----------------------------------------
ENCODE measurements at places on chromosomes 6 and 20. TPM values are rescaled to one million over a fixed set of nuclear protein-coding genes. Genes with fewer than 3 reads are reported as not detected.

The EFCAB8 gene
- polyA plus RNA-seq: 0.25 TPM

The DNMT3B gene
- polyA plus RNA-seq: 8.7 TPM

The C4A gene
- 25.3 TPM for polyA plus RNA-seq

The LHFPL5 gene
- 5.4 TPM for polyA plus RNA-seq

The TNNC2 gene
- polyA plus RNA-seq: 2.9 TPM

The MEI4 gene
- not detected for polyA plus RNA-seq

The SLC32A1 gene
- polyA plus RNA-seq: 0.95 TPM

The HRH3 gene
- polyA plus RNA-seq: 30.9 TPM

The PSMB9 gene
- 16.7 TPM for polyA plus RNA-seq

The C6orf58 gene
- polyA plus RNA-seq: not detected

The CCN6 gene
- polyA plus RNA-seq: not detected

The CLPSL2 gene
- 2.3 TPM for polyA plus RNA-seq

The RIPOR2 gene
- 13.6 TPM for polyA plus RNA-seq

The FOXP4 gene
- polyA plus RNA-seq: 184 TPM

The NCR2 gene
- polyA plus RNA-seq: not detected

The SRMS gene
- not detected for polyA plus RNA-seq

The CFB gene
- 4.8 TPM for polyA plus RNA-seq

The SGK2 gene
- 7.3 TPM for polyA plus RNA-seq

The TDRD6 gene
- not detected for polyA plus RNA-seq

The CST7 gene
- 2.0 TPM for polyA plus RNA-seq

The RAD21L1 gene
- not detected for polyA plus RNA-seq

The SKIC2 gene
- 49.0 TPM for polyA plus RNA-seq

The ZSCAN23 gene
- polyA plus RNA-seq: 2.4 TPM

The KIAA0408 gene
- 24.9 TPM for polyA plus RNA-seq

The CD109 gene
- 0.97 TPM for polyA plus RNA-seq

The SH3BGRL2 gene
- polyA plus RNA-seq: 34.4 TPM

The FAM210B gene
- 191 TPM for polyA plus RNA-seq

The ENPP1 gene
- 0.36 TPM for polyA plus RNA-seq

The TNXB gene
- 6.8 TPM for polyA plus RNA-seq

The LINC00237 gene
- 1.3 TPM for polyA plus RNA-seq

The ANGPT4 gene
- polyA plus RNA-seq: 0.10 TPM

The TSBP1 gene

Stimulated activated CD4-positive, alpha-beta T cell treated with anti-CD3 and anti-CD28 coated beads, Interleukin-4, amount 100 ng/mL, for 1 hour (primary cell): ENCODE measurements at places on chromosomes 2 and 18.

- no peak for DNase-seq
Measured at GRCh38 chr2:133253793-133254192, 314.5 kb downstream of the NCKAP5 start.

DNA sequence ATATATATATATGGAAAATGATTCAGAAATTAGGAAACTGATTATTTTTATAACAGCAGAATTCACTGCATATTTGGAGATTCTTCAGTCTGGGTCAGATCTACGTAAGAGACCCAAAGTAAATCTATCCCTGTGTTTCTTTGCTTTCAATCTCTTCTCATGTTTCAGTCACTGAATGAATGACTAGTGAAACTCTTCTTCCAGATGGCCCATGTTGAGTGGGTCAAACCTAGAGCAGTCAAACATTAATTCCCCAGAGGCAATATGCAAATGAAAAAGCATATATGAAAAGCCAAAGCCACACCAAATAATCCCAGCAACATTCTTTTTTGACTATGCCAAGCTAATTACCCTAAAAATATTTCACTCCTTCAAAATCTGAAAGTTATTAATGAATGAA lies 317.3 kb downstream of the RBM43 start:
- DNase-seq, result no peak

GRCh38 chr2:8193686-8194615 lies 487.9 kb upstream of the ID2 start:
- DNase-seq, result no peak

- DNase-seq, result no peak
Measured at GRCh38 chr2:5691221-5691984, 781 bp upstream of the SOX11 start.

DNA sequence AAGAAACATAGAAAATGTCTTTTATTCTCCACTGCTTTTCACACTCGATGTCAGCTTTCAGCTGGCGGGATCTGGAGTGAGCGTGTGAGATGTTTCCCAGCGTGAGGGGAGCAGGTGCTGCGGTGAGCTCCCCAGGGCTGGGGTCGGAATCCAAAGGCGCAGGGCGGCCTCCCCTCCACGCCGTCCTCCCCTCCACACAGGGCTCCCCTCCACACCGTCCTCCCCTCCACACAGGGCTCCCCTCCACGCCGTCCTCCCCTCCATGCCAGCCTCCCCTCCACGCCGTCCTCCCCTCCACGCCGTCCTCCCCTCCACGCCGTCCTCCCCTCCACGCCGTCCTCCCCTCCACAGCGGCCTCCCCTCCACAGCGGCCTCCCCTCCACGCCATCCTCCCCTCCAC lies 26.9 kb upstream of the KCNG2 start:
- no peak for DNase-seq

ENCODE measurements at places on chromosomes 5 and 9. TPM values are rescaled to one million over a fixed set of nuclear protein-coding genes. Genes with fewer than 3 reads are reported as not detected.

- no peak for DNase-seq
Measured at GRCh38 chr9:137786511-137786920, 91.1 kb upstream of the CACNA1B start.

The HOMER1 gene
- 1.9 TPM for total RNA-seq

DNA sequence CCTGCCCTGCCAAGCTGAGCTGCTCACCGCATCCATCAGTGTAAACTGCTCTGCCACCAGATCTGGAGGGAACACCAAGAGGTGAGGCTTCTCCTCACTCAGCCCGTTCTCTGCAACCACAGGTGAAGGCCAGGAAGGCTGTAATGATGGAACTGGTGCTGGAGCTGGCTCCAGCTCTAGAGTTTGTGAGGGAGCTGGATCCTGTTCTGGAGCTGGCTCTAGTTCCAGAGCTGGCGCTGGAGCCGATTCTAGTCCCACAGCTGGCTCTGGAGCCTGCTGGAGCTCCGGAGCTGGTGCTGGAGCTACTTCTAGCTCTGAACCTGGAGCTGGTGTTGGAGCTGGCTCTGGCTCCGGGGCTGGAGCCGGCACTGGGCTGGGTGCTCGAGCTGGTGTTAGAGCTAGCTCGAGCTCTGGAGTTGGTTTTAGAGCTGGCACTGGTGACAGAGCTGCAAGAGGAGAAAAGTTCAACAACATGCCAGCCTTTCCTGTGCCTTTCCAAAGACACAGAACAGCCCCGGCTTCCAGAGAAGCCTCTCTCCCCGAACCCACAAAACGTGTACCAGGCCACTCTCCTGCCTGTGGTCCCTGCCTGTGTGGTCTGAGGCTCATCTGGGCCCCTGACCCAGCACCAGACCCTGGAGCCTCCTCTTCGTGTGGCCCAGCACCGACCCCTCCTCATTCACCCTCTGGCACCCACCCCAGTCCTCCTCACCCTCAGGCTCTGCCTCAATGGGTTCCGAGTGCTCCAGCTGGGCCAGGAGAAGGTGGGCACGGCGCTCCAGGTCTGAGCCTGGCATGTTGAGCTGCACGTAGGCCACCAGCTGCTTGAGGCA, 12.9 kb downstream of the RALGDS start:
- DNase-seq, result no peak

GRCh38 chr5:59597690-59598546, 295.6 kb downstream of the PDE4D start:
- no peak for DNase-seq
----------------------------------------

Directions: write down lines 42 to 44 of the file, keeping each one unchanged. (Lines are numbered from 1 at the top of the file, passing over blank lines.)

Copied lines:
The RAD21L1 gene
- not detected for polyA plus RNA-seq

The SKIC2 gene